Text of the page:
Canadian Expeditionary Force (CEF)
Enlistments in England
Report of the Ministry; Overseas Military Forces of Canada; 1918
Applications for enlistment into the Canadian Forces in England were constantly being received. Some of these were from persons who alleged themselves to be Canadians, and who had been called up for Service by Imperial Authorities and who desired to serve with the Canadians rather than with the Imperial Forces; others were from Canadians, who, for various reasons, happened to be resident in England and who desired to join the Canadian Forces there. Requests were also received from Canadian who had, voluntarily or otherwise,
The last class of applicant was advised that he must apply through his Imperial Unit for transfer to the Canadian Forces, and where the Imperial Authorities saw fit to forward his request for such transfer, together with the statement that there was no objection to his discharge from his Imperial engagement and his re-enlistment in the Canadian Forces, his application was approved, provided that the man concerned satisfactorily passed a medical examination by the Canadian Authorities and was found in Category A as fit for General Service. All individual applying for enlistment in England were advised that their applications could not be considered unless they furnished a Certificate of Canadian Citizenship issued by the High Commissioner for Canada in London. This certificate was only issued by the High Commissioner after he has satisfied himself that the man's claim as to Canadian citizenship was well founded. In addition, all applicants had to submit to examination by the Canadian medical Authorities and be found fit for General Service.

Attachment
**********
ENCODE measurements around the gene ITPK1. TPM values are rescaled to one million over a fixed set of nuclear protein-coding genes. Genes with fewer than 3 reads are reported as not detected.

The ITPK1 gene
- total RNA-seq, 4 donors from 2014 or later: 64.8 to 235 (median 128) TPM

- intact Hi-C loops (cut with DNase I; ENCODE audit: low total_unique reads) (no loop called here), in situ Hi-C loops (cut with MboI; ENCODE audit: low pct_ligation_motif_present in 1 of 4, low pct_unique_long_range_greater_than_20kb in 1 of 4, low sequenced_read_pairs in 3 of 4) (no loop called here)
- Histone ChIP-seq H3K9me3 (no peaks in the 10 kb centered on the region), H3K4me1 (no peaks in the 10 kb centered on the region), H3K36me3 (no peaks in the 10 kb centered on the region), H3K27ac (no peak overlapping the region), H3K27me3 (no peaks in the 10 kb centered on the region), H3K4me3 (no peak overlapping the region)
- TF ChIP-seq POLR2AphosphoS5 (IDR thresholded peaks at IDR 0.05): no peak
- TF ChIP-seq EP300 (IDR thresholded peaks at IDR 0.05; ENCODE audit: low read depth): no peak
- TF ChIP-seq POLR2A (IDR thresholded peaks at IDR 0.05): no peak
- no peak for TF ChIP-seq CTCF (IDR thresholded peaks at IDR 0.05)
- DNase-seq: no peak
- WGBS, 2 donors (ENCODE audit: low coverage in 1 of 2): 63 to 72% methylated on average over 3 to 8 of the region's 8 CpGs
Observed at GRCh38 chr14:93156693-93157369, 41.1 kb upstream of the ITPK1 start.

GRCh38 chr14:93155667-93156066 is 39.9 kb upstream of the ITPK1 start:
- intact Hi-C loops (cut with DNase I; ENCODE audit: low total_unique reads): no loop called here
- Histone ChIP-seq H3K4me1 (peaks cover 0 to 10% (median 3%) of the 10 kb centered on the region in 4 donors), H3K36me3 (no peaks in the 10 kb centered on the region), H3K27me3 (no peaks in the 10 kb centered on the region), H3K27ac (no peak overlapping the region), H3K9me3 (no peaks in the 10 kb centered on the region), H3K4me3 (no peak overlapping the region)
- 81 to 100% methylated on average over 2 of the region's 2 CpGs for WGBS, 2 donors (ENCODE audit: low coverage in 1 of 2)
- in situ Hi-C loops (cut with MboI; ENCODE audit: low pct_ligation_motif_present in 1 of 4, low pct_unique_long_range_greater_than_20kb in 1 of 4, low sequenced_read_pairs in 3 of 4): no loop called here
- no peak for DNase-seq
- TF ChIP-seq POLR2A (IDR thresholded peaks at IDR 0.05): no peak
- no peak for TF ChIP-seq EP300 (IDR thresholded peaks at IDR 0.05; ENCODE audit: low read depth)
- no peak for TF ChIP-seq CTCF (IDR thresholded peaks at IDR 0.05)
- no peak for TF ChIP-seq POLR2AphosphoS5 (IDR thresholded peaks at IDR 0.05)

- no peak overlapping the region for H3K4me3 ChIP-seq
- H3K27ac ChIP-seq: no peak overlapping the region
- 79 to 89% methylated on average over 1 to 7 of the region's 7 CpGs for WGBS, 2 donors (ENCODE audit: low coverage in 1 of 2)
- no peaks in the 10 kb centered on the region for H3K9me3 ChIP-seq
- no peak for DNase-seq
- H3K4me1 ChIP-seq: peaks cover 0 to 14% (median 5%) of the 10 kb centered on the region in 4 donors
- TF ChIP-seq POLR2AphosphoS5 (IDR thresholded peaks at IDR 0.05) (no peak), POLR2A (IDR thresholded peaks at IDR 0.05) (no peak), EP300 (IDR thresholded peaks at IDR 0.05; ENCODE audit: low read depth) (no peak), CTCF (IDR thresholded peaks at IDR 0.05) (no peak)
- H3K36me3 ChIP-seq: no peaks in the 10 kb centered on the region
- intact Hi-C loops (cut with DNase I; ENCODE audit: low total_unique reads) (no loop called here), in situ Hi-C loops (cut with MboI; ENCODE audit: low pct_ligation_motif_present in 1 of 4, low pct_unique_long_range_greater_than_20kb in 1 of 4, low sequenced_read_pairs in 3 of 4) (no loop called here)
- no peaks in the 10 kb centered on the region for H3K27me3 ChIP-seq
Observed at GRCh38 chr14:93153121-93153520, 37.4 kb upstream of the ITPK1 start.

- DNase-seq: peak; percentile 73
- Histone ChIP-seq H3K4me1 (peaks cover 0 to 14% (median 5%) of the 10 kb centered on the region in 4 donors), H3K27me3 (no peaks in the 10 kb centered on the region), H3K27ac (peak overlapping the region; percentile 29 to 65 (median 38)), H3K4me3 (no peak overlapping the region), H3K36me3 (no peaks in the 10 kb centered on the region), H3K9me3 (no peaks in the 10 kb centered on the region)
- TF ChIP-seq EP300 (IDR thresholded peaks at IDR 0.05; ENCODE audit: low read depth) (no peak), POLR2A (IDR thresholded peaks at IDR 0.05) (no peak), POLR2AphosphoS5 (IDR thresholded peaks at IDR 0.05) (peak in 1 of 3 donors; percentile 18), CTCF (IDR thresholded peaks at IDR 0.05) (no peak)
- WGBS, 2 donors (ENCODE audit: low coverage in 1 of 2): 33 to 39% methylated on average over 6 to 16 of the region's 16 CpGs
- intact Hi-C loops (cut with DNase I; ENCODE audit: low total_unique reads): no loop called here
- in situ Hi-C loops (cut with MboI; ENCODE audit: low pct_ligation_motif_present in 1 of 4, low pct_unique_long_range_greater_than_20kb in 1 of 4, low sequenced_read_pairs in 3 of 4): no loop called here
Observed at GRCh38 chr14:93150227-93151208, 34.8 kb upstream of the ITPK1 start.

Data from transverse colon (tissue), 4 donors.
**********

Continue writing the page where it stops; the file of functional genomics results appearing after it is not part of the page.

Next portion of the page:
The applicant having fulfilled these conditions was sent to a territorially affiliated Reserve Unit. There he was again medically examined, and if considered fit, was enlisted. His completed documents were returned to the Adjutant-General's Branch and a record kept of his enlistment. The documents were sent to the Canadian Record Office, London, and a copy of the Attestation Paper sent to the Department of Militia and Defence, Ottawa, for custody. The man's Certificate of Canadian Citizenship was kept on file in the Adjutant-General's Branch.
The number of enlistments completed in England from the beginning of the War to December, 1918, was 1,733, representing approximately 10 per cent. of the applications actually received, the balance of applications having been rejected either as a result of medical examination or through inability to produce the requisite Certificate of Citizenship.
In some cases applicants were unwilling to persist in their applications after they had filed them.
Except in special circumstances applications for enlistment in England were only accepted for service in the Infantry.